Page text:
Stock investors still enjoying a U.S. bull market that has more than tripled from financial crisis lows should brace themselves over the coming months for market turmoil they haven’t seen in recent years. As much as 20% of value could be wiped from that market over the next two months as stocks get dragged down by escalating global trade tensions, the collapse of overly optimistic earnings forecasts, a sharp downshift in economic growth, and political turmoil, says Vincent Deluard, director of global macro strategy at INTL FCStone, according to a detailed story in Business Insider.
What It Means for Investors
The Trump administration’s announcement last week to impose 10% tariffs on $300 billion worth of additional Chinese goods and China’s retaliatory devaluation of the yuan and request of state-owned enterprises to halt spending on U.S. agricultural products are a clear indication that tensions between the world’s two largest economies are likely to continue to weigh on global economic growth in the near term.
A long and protracted trade war looks increasingly likely, and that is going to upset overly optimistic corporate earnings forecasts, in Deluard’s opinion. “Earnings are expected to shrink by 3.5% next quarter, before an improbable rebound to 3.9% in the fourth quarter,” he said. “Bar a rapid resolution of the China-U.S. trade dispute (which remains unlikely in my opinion), it is hard to see why the year-long decline in U.S. earnings would revert this fall.”
Strategists at Morgan Stanley are also bearish on earnings, forecasting a 1.2% year-over-year decline in second quarter earnings for the S&P. “Despite 2Q earnings ‘beating’ their lowered bar, the outlook is not improving,” the strategists wrote in a recent U.S. Equity Strategy report. “[S]ince June 30, S&P earnings estimates have been falling across most sectors and in aggregate are down 1.8%/1.5% for 3Q19/4Q19.”
The slowdown in earnings is not without cause. Economic growth, which has gone unimpeded for more than 10 years, has been showing signs of weakness recently. Slowing manufacturing activity, GDP, and exports are stoking fears of an imminent recession. Even further easing from the U.S. Federal Reserve is unlikely to stave off the downturn at this point.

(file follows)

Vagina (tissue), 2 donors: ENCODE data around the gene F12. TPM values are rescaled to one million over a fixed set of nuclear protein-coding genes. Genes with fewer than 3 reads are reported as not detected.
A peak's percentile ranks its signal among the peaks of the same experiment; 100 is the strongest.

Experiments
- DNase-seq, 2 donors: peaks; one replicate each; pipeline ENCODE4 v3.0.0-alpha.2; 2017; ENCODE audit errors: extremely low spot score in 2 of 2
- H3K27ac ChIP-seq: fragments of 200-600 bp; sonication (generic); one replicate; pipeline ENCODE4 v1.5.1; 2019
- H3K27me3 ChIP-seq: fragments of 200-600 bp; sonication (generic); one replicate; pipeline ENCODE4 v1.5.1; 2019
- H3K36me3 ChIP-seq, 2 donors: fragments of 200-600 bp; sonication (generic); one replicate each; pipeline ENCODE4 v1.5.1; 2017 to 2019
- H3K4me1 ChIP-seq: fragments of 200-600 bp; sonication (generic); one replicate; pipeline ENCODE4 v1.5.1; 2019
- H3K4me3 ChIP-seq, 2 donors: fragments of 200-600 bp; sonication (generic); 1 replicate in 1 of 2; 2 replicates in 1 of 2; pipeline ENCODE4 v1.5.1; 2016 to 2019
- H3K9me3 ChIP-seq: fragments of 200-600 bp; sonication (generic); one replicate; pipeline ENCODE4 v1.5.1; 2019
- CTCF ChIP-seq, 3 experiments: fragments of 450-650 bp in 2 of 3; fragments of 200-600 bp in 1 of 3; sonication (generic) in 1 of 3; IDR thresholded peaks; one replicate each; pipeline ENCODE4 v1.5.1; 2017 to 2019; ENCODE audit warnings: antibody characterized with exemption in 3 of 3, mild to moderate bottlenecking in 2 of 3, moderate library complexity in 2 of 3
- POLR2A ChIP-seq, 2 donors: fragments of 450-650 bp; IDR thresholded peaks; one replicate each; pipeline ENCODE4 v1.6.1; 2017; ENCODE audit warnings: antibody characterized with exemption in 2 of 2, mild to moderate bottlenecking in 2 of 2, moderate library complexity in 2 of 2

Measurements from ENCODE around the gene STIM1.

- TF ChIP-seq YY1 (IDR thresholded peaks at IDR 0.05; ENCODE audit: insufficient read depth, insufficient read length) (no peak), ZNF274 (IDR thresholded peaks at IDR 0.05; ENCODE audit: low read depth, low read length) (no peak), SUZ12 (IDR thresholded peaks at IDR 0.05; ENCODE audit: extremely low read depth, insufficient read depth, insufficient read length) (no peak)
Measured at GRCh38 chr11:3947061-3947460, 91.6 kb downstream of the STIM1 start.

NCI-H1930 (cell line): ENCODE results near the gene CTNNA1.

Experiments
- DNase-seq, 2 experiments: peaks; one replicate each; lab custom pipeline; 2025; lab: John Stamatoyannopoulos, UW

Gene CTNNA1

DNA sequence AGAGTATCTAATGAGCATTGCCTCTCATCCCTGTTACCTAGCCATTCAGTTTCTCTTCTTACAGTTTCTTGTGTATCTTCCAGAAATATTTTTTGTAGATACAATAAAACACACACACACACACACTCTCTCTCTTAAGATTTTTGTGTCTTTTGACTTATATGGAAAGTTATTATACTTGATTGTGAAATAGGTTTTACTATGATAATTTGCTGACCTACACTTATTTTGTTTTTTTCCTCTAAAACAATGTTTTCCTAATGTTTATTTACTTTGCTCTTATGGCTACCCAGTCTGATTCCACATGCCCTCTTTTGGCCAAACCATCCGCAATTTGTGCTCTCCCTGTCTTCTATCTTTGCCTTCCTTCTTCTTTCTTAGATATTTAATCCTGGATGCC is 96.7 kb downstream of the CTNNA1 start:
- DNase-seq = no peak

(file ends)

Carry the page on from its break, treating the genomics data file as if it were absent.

Political tensions are also escalating around the world. A hard Brexit is looking like an increasing possibility, tensions with Iran are heating up, and the U.S presidential election race is sure to intensify political divisions, which could easily undermine any positive economic sentiment that still remains.
In addition to Deluard’s thesis of a major correction coming sometime this fall, one of the markets most-trusted indicators of recession—an inverted yield curve –flashed its starkest warning since 2007. Rates on the 10-year Treasury note have been below those of the 3-month Treasury bill for months now, but on Monday the negative spread increased to its widest level since the lead-up to the 2008 financial crisis, according to Bloomberg.
David Rosenberg, chief economist and strategist at Gluskin Sheff, sounded another alarm bell recently, claiming that a Federal Reserve-induced corporate-debt bubble will likely tip the economy into the next recession. “My thesis all along has been that this will be a capital spending-led recession,” he said. “We’re going to be finding a lot of the cash flows being diverted to debt service—even under this low interest rate environment—and away from capital spending.”
Despite predicting a 20% stock sell-off, Deluard is hopeful about the opportunities when the market bottoms. His forecasts for the last half of the year include a weakening U.S. dollar, rising yields, gains in emerging markets, and a rebound in value and cyclical stocks. Of course, if the U.S.–China trade relationship deteriorates even further, markets could be in for an even rougher time than what he is predicting.